This is what I’m seeing a lot of these days – slow-creeping progress bars. Slow progress bars while files open, slow progress bars while files save. Whopping huge files with multiple layers means lots of waiting. Not always something one factors into the time it takes to complete an illustration (also, do not underestimate the quirks of technology, nor the time-sink that is file management & organisation).
At this point, I’m making a second pass at the book as a whole – stuff’s finally falling into place, though there are a couple of pieces that aren’t as far along as I would like. I’ve updated a pdf doc with up-to-date screenshots of each piece so I can check continuity. My workflow and approach has naturally evolved over the many, many months I’ve been working at this, so there are changes in how things start to look and that needs to be reined in. Looking over each page, it’s pretty overwhelming what needs tweaking, finishing etc. Almost paralyzingly overwhelming. And that’s when it’s time to make a list. The list itself can look pretty scary, but somehow, putting these things down on paper allows me to remove them from my mind and free up that space to power the doing. Better yet, I was able to tick off a whole bunch of things on a list I’d made 4 months ago. And even better than that, I’ve got one DONE written in there. And wow, does that ever feel good.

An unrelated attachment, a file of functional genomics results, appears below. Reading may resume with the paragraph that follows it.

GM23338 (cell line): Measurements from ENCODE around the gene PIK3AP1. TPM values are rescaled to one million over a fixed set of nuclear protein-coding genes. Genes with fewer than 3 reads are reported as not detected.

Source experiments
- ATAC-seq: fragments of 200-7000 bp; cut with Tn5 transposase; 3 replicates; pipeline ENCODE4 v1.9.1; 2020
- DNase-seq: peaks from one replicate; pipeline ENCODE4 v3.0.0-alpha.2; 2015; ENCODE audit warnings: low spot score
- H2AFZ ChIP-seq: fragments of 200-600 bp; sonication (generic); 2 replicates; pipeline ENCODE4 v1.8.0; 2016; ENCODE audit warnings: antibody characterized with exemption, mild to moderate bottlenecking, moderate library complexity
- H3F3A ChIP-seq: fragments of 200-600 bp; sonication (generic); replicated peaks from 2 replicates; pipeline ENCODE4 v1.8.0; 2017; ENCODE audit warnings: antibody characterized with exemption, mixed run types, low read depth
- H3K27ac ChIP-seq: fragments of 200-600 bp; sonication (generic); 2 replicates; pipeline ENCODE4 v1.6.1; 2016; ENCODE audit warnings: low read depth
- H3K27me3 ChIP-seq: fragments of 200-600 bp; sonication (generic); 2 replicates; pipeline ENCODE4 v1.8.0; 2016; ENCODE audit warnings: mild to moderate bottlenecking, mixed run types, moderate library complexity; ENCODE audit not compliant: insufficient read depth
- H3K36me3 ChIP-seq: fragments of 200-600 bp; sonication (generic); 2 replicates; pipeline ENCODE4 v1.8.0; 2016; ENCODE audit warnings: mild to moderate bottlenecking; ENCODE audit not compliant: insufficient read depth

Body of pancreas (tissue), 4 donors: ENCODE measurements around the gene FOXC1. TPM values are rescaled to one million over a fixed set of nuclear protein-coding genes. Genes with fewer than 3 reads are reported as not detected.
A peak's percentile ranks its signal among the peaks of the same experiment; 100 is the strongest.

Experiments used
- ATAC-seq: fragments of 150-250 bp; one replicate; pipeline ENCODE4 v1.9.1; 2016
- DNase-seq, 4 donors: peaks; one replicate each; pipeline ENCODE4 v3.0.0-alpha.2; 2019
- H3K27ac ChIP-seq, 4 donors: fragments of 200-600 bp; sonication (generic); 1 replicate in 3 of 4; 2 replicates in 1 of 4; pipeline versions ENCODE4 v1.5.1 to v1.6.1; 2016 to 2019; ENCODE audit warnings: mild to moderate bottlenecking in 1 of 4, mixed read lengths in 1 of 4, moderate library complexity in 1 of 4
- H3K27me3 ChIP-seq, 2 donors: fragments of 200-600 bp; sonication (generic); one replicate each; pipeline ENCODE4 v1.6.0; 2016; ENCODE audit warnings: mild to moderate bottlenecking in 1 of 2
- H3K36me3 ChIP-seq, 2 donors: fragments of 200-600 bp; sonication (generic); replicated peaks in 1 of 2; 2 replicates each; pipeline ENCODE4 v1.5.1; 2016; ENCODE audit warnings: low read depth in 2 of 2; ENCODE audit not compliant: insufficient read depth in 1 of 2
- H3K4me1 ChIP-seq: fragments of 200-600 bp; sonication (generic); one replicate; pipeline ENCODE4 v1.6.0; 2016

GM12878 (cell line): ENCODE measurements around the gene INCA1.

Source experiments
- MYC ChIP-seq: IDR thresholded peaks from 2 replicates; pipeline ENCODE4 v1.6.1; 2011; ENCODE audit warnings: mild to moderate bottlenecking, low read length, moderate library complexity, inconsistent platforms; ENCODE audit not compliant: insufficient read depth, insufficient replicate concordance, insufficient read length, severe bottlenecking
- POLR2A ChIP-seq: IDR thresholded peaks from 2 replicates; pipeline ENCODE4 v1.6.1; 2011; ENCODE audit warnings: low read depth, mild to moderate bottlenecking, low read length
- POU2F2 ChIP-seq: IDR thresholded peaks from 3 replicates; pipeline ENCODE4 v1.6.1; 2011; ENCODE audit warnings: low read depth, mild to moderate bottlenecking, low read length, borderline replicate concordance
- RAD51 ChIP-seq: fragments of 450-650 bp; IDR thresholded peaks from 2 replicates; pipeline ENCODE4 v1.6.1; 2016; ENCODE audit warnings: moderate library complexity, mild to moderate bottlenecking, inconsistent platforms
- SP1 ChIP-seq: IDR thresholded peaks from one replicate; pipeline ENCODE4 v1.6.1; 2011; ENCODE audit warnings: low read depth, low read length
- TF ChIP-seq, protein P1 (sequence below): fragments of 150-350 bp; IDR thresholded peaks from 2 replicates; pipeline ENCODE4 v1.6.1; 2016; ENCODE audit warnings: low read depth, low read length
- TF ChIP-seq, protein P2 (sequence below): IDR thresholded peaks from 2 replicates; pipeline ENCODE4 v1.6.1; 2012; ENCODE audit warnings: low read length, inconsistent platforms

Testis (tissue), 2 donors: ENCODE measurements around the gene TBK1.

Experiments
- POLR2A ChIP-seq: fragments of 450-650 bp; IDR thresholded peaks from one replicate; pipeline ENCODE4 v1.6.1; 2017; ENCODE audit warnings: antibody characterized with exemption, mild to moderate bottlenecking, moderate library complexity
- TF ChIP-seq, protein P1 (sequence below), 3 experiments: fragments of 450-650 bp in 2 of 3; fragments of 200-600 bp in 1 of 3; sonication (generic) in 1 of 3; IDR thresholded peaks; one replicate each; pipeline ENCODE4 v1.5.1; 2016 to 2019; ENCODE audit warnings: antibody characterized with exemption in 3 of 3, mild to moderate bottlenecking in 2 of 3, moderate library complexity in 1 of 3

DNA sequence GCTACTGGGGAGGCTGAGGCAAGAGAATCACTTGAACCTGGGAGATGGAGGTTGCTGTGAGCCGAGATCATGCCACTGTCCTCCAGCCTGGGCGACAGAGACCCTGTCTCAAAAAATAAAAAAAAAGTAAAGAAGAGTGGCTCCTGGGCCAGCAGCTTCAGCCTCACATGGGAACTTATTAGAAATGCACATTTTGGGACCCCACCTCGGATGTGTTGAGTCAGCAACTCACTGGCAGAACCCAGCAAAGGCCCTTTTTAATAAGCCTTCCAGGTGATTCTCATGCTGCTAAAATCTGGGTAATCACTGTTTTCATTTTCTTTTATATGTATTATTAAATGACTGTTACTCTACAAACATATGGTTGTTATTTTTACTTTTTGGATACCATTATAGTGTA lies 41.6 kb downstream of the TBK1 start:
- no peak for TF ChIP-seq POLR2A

This post is part of a series documenting my process of illustrating the picture book Dream Boats (author Dan Bar-el, pub. Simply Read Books). The entire series of posts is archived here.
View a slideshow of all the work-in-progress images including first sketches, reference material, mistakes, redraws, and tests, to final art at a much larger size, here.